If you're used to drinking coffee to start your day, you might have experienced a "caffeine headache" when you don't get your morning cup of Joe.
You're not alone. In fact, such caffeine withdrawal headache is quite common among coffee drinkers if they don't get their "fix." Here's what causes caffeine withdrawal headaches, how caffeine consumption can affect its severity, and how you can minimize the symptoms:
The Cause of "Caffeine Headache"
When we drink coffee, or any caffeinated beverages (e.g., tea, energy drinks,) the caffeine causes the blood vessels in the brain to constrict. When you stop the caffeine intake, the blood vessels in the brain dilate. This increases the blood flow and can trigger a headache.
Although "caffeine headache" is most commonly caused by withdrawal, it can also be triggered by excessive intake, caffeine sensitivity, allergic reaction, or a fluctuation of caffeine consumption from day to day.
How Caffeine Consumption Affects Headaches
We metabolize caffeine at different rates so there's no hard and fast rule on how much caffeine one can consume before experiencing withdrawal symptoms. Your bodyweight also affects how much caffeine is safe -- the heavier a person is, the more caffeine he can consume without negative effects.
For most healthy adults, an intake of 300-400 mg of caffeine a day is found to be safe in general. This amount is equivalent to four cups of brewed coffee, 10 cans of cola, or two "energy shot" drinks (e.g., Red Bull.) However, for some people who are sensitive or allergic to caffeine, even just a small amount can trigger reactions such as headache.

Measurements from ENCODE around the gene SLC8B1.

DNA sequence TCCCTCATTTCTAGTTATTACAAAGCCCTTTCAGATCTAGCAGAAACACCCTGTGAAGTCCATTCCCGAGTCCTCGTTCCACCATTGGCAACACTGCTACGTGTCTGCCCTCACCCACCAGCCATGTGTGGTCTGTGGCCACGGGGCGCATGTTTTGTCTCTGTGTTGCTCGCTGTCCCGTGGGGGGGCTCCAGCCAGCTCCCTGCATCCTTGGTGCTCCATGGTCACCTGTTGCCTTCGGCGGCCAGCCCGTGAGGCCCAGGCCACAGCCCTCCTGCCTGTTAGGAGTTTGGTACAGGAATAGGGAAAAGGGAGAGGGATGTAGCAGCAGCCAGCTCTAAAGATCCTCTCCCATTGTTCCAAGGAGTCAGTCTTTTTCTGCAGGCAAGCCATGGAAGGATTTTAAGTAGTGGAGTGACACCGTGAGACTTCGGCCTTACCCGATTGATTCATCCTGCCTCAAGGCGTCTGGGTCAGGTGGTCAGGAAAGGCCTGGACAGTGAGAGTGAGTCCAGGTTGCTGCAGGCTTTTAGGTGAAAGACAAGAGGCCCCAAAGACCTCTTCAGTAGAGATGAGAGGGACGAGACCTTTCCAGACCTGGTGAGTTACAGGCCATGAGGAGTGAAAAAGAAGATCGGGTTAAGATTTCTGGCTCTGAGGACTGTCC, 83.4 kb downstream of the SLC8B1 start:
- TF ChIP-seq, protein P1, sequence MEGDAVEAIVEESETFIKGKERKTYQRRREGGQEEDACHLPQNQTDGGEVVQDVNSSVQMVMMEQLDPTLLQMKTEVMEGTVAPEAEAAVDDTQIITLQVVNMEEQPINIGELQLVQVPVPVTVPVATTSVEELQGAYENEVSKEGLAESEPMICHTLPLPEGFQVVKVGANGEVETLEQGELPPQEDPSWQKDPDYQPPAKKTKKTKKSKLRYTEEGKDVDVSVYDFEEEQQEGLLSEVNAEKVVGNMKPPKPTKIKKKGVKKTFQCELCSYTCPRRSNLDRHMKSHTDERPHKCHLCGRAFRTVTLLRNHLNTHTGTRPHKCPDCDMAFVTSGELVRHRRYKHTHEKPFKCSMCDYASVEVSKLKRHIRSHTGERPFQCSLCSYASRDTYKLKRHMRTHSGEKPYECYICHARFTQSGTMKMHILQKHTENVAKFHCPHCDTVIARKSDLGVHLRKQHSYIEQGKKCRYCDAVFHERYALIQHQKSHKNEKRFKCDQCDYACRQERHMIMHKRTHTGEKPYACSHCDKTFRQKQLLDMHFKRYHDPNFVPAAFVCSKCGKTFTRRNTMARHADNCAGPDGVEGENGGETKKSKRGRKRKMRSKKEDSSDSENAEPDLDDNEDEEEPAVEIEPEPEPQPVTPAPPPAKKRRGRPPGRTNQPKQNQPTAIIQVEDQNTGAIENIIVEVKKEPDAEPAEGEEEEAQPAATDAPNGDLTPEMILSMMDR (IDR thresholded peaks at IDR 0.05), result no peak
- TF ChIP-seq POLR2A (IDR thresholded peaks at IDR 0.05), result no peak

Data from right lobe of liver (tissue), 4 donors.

Be mindful about the various sources of caffeine, such as black tea, green tea, chocolate, some soda, and certain OTC medications, which can add to your daily caffeine intake without you even realizing it.
How To Minimize Caffeine Withdrawal Headache
If you're trying to reduce your caffeine dependency by dialing back on your intake, unpleasant withdrawal symptoms can put a damp on your efforts. Here's how to minimize caffeine withdrawal headaches:
Wean off your caffeine intake gradually. You can reduce intake by 25% each week and swap out some of your regular coffee with decaf if you crave the taste (or comfort) of a steaming cup of coffee.
Read food labels to ensure that you're not consuming extra caffeine you aren't aware of.
Use peppermint oil topically to help relieve inflammation and tight muscles associated with headaches.
Drink plenty of water since dehydration can cause the brain to shrink in volume and cause a headache.
Apply an ice pack to your head to alter the blood flow or numb the area.
Stimulate pressure points to relieve muscle tension, which can cause headaches.
Get enough rest by taking naps or going to bed earlier than usual.
Caffeine headaches can be caused by a variety of triggers and withdrawal is one of the most common reasons. You can track your caffeine intake and notice how your body reacts so you can adjust your consumption and find the best way to wean your body from caffeine dependence while minimizing the withdrawal symptoms.